The Big Picture Of course, Rollins did a lot more than just improve operations and add wireless betting. He also implemented a new IT organization, took over the CRM operations, obtained service-level goals and agreements from vendors, and built a data center in downtown Louisville—far away from the leaky water main. When Rollins describes his challenges, he makes it sound easy, but it was anything but easy, according to Alan Cohen, vice president of mobility solutions at Cisco. "Theres high flex on the infrastructure." Cohen said, noting that on most days the network is lightly loaded and only a couple of thousand people actually use it. But then it changes. "When you hit the Kentucky Derby theres a quarter million people. Thats a lot of people, its not the graceful traffic modeling you normally see." Cohen said. "In this environment failover tends to be a very big piece of it," Cohen said. "A lot has to do with the newer range of devices on the network. Normally the great growth is in laptops or bar code scanners. But now you have wagering kiosks, you have tablets and PDAs and you have the physical environment outdoors as well as indoors." "Theres a sudden influx of a lot of people, speed and lots of new devices, its a pretty potent stew for Jay Rollins and his team putting it all together," Cohen said. "Its fast. The races are fast. What were really focused on is the experience people are having, the experience youre supporting for people. The big change is the transition from traditional computing devices to new devices," he said. "What happened at Churchill downs is like what John Chambers has in mind at Cisco Field—to take the experience and bring it to the Internet," Cohen said. "Sports is really about community," he said. "We want to really blend the experiences to where technology really touches the act of horse racing with the physical experience thats very intense and competitive. The thing thats most interesting for Churchill Downs and Cisco is that were now floating into a generation of people who are incredibly adept at mobile devices," Cohen explained, saying that the new availability of the mobile experience in sports and entertainment is "like what the iPod did for music." Cohen said that helping Churchill Downs implement their new IT infrastructure presented a number of challenges. First, it had to be fast regardless of the number of people using it at any one time. "If your network goes down in wagering, theres no way to get that back," Cohen explained. "If Im trying to get a wager in before post time and it goes off then I cant wager," he said, pointing out that once missed, such an opportunity is completely lost. He said that adding to the complexity was the historic nature of the race track itself. The building is 125 years old. "It has to remain intact," Cohen noted, adding that he had to make sure the aesthetics were maintained. But he said he also had to make sure that the network would work in other places, including tents. "Were hoping we can provide a better customer experience," Rollins said. He noted that Churchill Downs is starting to offer new capabilities to the new electronic infrastructure. Those include the ability to order food deliveries to your seat, the ability to redeem Twin Spires points and even the ability to cruise the Internet from the stands. One limit, though—you cant go to competing betting sites from the Churchill Downs network. Theres still work to do. With the support of a new management team, Rollins wants to set up a customer database so he can better respond to customer preferences. He wants to enhance compliance to privacy rules with the vendors that work with Churchill Downs; he wants to use customer data to add upselling opportunities; and he wants to use customer betting patterns to provide more incentives, such as free food or amenities where it might benefit the customer experience. The only thing he cant do is provide free drinks to customers, because state law in Kentucky prevents it. There is one problem, though. "Were hitting our ceiling," Rollins said. While he is still looking for a few very good IT people, he said it will have to go beyond that. "Well have to do more outsourcing," he said. Check out eWEEK.coms for the latest news, views and analysis on servers, switches and networking protocols for the enterprise and small businesses.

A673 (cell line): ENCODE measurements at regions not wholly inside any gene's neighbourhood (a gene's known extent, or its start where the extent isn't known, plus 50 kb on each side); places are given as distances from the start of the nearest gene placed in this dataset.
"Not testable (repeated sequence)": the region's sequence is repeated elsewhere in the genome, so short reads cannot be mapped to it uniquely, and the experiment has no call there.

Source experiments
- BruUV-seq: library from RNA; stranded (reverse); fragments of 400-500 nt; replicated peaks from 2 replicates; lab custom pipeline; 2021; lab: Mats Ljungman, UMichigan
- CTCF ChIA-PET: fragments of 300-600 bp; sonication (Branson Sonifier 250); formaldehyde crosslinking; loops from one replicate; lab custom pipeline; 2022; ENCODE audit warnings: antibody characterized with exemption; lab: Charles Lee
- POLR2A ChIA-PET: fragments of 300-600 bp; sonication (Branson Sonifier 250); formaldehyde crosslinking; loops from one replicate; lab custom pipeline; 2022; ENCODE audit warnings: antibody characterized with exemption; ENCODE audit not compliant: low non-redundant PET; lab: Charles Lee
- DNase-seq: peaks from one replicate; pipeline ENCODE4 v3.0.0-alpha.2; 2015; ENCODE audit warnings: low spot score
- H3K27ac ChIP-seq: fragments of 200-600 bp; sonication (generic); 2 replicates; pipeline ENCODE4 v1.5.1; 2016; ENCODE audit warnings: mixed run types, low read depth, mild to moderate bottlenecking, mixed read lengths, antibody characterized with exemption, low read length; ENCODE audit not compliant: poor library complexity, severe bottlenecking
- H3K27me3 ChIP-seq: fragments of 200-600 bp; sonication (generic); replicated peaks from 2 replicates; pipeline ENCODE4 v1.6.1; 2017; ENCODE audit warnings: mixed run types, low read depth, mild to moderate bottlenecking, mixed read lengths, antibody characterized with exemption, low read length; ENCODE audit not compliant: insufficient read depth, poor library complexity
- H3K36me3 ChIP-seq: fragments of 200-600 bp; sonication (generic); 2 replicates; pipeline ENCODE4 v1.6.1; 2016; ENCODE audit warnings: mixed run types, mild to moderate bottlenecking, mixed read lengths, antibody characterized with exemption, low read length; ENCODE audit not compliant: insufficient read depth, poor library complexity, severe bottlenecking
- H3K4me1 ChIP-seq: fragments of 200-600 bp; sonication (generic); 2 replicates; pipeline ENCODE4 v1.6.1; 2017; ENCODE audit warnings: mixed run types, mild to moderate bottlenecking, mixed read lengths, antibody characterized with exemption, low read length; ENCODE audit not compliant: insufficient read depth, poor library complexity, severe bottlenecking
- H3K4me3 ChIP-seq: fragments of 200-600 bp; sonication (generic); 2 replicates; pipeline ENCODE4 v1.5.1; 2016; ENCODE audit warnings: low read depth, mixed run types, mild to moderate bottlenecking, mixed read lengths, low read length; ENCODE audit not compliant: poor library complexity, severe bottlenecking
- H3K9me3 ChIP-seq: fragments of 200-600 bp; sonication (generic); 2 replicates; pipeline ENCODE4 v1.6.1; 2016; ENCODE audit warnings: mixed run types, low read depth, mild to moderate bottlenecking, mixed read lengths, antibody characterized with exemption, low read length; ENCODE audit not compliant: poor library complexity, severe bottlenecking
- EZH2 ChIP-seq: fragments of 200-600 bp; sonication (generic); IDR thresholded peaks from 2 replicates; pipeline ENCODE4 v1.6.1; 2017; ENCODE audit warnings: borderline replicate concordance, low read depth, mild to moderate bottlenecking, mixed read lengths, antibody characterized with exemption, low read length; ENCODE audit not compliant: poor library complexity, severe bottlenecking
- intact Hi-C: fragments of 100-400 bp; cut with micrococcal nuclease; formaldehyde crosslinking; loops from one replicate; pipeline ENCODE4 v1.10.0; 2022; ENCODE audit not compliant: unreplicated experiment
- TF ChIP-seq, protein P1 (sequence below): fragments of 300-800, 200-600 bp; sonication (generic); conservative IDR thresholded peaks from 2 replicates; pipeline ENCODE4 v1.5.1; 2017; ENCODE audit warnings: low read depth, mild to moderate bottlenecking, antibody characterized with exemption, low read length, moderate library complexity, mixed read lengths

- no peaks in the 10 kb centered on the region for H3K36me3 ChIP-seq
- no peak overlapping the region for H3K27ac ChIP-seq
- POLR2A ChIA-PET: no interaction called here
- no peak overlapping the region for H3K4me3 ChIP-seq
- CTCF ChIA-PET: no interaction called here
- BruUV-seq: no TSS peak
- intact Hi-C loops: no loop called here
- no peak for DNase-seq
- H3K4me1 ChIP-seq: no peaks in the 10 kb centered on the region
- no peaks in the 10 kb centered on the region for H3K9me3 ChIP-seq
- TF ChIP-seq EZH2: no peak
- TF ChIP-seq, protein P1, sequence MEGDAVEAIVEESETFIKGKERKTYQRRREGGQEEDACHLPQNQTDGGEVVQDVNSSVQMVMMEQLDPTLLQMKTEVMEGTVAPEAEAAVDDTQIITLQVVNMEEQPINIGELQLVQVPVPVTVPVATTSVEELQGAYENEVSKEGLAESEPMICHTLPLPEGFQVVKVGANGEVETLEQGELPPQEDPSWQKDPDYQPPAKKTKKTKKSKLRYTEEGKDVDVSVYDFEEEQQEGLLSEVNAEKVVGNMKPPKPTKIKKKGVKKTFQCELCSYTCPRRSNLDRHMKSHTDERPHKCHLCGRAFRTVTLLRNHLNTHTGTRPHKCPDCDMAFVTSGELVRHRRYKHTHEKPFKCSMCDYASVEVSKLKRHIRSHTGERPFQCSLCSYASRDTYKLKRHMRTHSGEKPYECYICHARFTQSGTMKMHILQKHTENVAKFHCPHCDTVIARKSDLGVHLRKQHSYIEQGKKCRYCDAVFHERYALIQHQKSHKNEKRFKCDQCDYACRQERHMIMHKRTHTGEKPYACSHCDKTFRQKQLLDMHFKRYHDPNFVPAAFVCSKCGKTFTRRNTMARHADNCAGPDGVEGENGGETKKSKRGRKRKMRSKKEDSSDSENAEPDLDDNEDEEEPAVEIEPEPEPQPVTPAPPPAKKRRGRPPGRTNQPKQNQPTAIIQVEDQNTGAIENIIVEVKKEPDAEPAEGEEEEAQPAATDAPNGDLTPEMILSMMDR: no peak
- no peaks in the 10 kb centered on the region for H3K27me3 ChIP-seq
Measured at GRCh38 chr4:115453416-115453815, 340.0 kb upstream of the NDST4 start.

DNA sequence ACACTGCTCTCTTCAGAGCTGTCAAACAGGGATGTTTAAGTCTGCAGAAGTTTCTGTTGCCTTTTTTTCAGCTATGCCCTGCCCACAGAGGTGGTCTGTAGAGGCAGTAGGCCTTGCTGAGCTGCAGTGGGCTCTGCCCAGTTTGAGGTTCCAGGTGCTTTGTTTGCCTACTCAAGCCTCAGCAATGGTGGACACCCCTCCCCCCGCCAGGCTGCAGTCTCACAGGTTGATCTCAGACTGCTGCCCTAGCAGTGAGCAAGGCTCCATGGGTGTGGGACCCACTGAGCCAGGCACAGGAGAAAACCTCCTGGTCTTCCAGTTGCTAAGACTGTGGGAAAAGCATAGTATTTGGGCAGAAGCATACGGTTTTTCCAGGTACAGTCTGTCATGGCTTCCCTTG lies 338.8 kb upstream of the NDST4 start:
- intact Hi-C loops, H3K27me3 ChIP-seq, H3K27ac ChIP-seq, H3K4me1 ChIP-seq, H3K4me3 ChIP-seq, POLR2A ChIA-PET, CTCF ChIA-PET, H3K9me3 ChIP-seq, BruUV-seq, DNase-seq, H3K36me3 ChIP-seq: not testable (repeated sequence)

Wayne Rash Wayne Rash is a Senior Analyst for eWEEK Labs and runs the magazineÔÇÖs Washington Bureau. Prior to joining eWEEK as a Senior Writer on wireless technology, he was a Senior Contributing Editor and previously a Senior Analyst in the InfoWorld Test Center. He was also a reviewer for Federal Computer Week and Information Security Magazine. Previously, he ran the reviews and events departments at CMP's InternetWeek.

He is a retired naval officer, a former principal at American Management Systems and a long-time columnist for Byte Magazine. He is a regular contributor to Plane & Pilot Magazine and The Washington Post.